Following the PPEWC checklist comes the movement to the stage upon the beep of the shot timer. For example, how many steps does it take to get to the ladder? Eliminating choppy steps and ensuring a natural point of aim as the shooter walks up to the ladder can save you valuable seconds. To further aid in achieving the natural point of aim, the shooter can preposition themselves in a perfect line from the target to the ladder, to the shooter so that it’s a straight walk up, rifle down, shooter connects, and natural point of aim is directly in line without needing to muscle the rifle in any direction. All of that before even firing a shot.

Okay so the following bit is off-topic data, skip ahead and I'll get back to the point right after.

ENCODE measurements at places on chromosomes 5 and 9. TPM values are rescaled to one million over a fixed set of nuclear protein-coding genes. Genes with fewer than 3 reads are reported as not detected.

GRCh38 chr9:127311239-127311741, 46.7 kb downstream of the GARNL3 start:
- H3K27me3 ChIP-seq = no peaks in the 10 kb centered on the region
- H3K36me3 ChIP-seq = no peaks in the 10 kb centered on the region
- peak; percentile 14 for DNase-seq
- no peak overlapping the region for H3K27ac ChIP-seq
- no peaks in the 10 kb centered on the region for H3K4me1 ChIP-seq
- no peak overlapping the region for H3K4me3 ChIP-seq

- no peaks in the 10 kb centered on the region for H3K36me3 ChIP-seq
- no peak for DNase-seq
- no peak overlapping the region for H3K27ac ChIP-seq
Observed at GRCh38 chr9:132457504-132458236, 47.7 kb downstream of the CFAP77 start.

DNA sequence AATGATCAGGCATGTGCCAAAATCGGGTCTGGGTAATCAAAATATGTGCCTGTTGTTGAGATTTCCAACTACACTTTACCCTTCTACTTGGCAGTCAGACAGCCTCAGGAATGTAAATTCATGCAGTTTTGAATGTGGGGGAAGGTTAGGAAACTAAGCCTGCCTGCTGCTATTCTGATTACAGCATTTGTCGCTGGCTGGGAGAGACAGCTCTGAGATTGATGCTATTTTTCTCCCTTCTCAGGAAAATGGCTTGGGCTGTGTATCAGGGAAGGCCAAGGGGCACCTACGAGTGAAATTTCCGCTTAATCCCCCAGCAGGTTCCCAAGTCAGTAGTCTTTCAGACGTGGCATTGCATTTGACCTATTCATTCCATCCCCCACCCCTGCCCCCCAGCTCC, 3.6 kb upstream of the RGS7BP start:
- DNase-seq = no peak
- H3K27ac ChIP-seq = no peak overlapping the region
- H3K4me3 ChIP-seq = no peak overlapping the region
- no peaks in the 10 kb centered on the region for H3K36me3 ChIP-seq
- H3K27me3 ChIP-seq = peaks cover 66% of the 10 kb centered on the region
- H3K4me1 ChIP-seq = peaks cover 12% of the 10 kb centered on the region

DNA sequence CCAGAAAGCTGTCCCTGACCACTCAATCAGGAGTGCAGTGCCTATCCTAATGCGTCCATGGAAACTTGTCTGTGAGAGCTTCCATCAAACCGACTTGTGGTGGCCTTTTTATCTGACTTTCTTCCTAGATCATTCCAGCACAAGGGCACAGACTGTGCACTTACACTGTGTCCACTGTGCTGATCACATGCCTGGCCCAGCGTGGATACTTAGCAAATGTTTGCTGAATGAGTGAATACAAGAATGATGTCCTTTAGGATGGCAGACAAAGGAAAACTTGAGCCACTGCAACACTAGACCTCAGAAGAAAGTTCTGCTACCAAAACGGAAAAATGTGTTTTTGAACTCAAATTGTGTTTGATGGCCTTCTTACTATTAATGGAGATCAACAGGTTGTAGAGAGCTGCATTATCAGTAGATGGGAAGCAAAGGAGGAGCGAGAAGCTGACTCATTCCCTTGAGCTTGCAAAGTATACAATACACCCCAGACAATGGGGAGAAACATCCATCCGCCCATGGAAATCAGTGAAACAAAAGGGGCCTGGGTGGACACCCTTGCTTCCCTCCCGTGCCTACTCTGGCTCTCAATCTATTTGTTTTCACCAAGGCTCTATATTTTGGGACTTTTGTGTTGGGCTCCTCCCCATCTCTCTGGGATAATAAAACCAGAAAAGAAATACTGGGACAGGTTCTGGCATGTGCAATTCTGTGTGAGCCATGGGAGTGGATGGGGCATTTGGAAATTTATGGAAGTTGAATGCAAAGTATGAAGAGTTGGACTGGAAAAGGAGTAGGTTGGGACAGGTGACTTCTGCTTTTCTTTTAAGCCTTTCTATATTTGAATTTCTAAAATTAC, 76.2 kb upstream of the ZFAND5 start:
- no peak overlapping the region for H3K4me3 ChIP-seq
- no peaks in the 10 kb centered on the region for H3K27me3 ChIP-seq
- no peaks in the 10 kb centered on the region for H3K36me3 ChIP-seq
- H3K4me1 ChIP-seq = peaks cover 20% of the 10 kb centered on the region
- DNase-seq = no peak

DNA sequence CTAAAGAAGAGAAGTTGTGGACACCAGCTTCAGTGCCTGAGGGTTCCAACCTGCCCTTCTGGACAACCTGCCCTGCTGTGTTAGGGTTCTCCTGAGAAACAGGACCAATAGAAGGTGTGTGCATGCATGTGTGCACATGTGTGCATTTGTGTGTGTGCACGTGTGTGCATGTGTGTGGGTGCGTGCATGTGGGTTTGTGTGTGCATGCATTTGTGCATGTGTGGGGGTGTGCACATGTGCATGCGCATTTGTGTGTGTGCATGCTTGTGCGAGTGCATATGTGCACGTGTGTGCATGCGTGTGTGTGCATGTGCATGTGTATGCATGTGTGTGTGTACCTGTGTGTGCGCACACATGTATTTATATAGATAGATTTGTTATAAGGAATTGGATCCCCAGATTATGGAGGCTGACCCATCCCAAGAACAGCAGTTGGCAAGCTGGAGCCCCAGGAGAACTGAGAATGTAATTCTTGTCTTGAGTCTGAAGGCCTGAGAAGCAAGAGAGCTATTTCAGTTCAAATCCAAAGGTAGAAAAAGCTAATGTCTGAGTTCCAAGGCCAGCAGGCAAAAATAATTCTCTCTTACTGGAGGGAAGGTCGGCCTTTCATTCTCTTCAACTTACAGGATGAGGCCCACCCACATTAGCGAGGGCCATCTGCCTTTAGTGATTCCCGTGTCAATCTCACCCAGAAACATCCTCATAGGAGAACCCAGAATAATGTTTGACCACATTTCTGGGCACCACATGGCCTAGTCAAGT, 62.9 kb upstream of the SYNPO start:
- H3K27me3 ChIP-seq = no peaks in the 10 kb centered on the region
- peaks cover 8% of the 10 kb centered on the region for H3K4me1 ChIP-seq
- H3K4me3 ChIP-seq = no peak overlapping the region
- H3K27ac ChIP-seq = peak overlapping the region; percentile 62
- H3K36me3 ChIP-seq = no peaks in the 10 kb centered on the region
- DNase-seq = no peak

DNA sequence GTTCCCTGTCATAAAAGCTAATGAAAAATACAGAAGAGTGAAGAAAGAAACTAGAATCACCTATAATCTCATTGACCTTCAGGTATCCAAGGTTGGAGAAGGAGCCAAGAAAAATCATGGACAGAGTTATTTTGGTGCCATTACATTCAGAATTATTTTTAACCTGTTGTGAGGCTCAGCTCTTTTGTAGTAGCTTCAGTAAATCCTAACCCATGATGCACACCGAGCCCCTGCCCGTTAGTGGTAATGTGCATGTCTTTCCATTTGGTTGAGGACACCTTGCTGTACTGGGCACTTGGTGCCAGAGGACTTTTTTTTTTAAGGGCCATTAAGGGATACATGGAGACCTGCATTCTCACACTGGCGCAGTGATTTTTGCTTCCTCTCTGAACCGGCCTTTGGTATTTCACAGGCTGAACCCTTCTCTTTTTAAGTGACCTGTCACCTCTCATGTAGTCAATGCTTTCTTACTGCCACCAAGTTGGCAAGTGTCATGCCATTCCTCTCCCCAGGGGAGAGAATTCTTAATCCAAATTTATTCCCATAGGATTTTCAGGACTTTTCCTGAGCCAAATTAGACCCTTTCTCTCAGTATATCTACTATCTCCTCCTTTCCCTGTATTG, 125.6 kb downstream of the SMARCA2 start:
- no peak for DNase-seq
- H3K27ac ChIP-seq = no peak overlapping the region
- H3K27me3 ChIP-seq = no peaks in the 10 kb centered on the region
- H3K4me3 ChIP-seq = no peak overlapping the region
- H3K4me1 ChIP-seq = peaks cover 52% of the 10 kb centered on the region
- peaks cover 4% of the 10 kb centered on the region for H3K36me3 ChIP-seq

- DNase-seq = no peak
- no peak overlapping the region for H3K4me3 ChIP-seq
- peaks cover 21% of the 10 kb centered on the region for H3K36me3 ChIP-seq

Moving through positions on the clock such as standing to a low kneeling is a time-consuming movement for a few reasons. One, keeping the alignment to the target can be tricky because now you are indexing on the rifle in an exaggerated and uncomfortable position. Two, maintaining balance and stability within your body, to the gun and on a possibly rickety ladder can be difficult. Finally, maintaining recoil management for consecutive follow up shots at speed can be tough when the rifle is now moving in a different position with the body, making it harder to recover the sight picture back on target quickly.